In the wake of the strong response to QLD’s Motorcycle discussion paper, QLD Minister Scott Emerson seems to be favourable towards motorcycle filtering and a change to both the road rules and helmet laws. Well done to MRAQ for their role in this outcome! Well done to those who took the time to respond.
For those that are wondering what the big deal is about the latter items, it’s currently illegal to stretch your leg/s on a motorcycle. It’s also illegal to wear the world’s best and safest helmets if they haven’t been through the expensive local approval processes. VMC has made local submissions on both topics as part of an Australian Motorcycle Council nationally coordinated strategy. Stay tuned.
Thousands respond to motorcycle discussion paper.
Created: 12 July 2014
Thousands of motorists have had their say about proposed changes to Queensland road rules for motorcycle riders.
Transport and Main Roads Minister Scott Emerson said more than 9000 responses were received on the motorcycle discussion paper which went live on May 22.
“There has been an overwhelming response to the proposed changes that aims to ease congestion on our roads and make it easier for motorcyclists to ride,” Mr Emerson said.
“Overall the responses contained very positive and helpful feedback, with most motorists in support of the proposed changes.
“The main topics for the discussion paper included lane filtering, helmet standards and how a rider should control their motorcycle.”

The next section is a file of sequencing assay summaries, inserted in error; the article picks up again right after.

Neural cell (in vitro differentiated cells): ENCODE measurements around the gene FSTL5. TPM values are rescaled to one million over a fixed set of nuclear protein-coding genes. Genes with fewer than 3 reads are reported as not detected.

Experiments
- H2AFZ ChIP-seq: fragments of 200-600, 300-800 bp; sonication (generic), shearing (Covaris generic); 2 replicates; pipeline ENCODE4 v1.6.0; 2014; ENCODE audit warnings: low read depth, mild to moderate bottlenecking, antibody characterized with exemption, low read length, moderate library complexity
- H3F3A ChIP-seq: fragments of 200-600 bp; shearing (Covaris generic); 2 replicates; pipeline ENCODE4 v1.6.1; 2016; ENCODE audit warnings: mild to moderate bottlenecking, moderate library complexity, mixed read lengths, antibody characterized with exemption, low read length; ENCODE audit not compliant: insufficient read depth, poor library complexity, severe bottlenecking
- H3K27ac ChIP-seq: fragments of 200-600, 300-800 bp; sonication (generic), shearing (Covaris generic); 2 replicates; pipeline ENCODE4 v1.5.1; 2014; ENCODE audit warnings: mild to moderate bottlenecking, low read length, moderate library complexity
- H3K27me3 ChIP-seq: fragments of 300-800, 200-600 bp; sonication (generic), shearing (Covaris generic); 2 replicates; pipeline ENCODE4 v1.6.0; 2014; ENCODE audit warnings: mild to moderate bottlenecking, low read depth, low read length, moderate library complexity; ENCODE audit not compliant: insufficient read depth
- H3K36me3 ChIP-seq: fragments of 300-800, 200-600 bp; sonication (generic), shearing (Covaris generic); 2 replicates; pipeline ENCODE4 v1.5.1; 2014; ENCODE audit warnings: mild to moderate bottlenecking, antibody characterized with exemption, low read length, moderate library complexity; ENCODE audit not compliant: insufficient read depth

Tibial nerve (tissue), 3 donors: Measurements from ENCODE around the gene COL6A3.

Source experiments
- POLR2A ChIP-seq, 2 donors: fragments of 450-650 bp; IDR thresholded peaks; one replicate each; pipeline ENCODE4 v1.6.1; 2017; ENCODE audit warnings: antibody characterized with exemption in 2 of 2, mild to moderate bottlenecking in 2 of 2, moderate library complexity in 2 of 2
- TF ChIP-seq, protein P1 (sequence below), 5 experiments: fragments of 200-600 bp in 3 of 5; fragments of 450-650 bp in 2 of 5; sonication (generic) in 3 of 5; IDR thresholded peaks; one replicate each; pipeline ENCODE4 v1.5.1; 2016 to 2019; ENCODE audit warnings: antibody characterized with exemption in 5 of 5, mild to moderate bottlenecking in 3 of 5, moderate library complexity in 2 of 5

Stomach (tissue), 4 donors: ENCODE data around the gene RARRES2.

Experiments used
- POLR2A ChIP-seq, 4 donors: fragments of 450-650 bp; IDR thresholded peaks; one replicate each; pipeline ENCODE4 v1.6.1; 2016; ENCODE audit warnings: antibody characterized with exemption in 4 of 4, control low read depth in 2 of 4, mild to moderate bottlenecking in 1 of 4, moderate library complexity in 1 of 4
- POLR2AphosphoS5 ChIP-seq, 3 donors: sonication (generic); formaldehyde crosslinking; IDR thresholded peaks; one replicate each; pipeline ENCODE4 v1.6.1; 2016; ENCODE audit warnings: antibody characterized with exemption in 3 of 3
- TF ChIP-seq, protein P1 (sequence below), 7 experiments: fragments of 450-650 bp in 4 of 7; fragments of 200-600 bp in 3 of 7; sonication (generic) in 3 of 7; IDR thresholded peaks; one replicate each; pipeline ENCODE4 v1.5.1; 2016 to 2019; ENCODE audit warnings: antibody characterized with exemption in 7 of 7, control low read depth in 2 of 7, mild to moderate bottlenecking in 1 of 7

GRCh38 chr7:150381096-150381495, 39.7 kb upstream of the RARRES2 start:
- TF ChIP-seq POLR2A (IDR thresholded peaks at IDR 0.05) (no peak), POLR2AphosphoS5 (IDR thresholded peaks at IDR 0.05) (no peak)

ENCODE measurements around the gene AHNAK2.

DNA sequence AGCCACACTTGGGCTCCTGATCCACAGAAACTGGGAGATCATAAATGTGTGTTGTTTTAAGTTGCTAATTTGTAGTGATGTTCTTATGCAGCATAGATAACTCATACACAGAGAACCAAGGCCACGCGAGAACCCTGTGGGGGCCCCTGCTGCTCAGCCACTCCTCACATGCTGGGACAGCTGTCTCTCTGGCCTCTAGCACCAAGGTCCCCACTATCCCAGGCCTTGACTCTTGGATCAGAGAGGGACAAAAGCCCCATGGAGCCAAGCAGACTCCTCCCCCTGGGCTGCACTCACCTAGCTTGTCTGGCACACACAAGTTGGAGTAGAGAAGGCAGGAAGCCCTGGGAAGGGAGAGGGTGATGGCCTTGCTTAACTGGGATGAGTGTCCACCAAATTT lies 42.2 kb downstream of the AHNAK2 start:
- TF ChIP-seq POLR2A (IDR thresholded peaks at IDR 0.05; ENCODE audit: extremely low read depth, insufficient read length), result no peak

Results from the survey that closed on July 3 indicated:
=90 per cent of people were in favour of lane filtering
=75 per cent of people in favour of removing restrictions on where a ride must put their hands and feet
=more than 70 per cent of people in favour of expanding helmet standards.
Mr Emerson said the huge response rate is indicative of the growing popularity of recreational motorcyclists with latest statistics showing 186,193 motorbikes were registered at 31 May this year compared with 178,789 motorbikes as at 31 May 2013.
Responses will now undergo an evaluation period to help with decision making on the road rules.
Transport and Main Roads will also consult with the New South Wales Roads and Maritime Services on the results of their trial conducted on lane filtering which led to amended legislation.